I’ve asked many clients what content strategy means to them. Their answers vary widely based on who I’m asking, their background and their specific objectives. This is because most organizations usually focus on one dimension when solving for their content strategy. For example, creative teams and their agencies will focus on the raw content assets. Developers will focus on the back-end management of content that supports storage and decimation of content. Marketing and technology teams will focus on the management of content as a workflow and brand teams will focus on the governing aspects of managing large amounts of content.
All of these definitions are correct, yet they are also incomplete. With many companies focusing on content today, it's important to have a clear definition. Most content projects fail because various marketing and technology teams only focus on one aspect of content strategy and management. In order to ensure success, a more holistic and enterprise-wide approach is needed. This approach should focus on the four pillars (or dimensions) of content:
- Substance : “What type of content is needed?”
- Structure: “How is content organized, formatted and displayed?”
- Workflow: “What people, process and technology is needed for content?”
- Governance “How are changes made and implemented?”
Addressing all aspects of content strategy- from technology to creative-- ensures a complete solution for the client that takes business goals and customer needs into account.
So, what is a clear definition of content strategy?
Content strategy – from our view – can be defined as: “The ongoing process of leveraging business objectives and customer insights to create, distribute and maintain valuable content to customers and prospects; resulting in engagement and conversion to desired actions.”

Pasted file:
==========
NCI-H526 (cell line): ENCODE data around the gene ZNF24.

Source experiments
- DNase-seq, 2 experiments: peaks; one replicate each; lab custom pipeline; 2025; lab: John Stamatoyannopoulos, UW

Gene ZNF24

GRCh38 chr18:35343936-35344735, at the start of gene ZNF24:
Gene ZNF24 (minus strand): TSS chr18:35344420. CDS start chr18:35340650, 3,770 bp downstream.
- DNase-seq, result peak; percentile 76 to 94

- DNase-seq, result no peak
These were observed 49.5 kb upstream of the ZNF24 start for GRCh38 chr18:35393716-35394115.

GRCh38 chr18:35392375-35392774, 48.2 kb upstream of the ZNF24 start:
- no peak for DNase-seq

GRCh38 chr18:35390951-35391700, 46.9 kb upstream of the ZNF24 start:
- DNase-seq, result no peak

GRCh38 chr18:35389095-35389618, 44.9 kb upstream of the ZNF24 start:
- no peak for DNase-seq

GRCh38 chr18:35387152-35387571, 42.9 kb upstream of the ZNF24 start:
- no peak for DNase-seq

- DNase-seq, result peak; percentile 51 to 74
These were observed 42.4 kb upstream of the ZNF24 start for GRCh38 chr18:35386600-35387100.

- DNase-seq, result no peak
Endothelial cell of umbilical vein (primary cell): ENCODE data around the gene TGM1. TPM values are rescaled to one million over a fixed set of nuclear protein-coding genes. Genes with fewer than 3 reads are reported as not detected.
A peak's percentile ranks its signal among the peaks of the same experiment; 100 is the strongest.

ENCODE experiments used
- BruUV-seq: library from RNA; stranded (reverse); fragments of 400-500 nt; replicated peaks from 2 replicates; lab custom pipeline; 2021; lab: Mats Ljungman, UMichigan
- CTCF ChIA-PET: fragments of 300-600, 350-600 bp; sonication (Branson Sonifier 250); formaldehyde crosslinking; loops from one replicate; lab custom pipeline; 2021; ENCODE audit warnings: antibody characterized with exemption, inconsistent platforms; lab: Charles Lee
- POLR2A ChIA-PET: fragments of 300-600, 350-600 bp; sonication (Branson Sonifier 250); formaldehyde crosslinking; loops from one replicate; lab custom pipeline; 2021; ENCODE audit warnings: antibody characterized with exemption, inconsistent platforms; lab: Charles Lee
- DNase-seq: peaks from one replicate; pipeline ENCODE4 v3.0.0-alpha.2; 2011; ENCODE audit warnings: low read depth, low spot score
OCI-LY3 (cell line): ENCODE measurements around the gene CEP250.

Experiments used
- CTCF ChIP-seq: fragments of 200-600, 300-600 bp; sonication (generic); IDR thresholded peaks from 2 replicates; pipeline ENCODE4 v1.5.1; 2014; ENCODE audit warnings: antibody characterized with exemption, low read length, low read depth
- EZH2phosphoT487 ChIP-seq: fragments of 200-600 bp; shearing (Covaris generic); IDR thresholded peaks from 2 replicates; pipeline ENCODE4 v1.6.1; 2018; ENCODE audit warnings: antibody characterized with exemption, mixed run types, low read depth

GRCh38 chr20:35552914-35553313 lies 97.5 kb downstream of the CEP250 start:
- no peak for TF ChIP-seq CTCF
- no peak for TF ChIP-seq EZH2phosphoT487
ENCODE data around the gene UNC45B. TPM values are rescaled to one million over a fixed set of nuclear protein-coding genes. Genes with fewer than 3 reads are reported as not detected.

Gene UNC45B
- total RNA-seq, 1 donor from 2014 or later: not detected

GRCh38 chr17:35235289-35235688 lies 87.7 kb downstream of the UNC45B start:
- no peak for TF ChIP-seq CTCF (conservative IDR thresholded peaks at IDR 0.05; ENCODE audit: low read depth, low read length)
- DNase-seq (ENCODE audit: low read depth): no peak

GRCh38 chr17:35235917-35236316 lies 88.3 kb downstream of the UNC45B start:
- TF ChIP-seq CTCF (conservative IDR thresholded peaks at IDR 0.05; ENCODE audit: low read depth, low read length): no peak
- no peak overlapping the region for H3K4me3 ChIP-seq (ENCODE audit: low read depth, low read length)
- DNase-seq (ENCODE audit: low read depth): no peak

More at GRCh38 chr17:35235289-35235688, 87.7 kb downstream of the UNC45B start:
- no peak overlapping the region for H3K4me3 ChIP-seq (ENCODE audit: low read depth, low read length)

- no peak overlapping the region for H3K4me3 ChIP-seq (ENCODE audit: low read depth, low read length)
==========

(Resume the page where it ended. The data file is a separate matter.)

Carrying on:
Content strategy is not:
- A list of creative assets for short term development
- Content production
- Specific promotional campaigns
- Product centric
- A content management system
Content Strategy is:
- Data and insights driven: Business goals/objectives and customer needs are the basis for all content creation. Successful content strategy projects are data-driven and leverage one of several known frameworks (e.g. customer lifecycle) to ensure content is produced based on objective content needs.
- Cross functional: Content strategy incorporates different disciplinary areas including: marketing strategy, analytics, technology and creative.
- Holistic: The output includes content assets as well as tool recommendations to fulfill the content needs (people, processes, technology).
- Multi-format and omnichannel: Considers all formats and channels needed to achieve goals and meet customer needs.
One critical aspect of content strategy is that it is founded on insights. Aligning content strategy to available customer data and insights (including lifecycle, transactional, behavioral and attitudinal data; and secondary customer insights) helps drive “what” customers want to see with respect to the content. It is also important to align content strategy to the client’s business and customer level goals and objectives. By starting with these two building blocks, you can begin to develop a content strategy that meets both business goals and customer needs.
In addition, it is important to anchor content strategy in an established framework that ensures that content, process, tools and technology recommendations are not only relevant, but comprehensive.
In the next blog post, we will explore our proposed framework to solve for content marketing.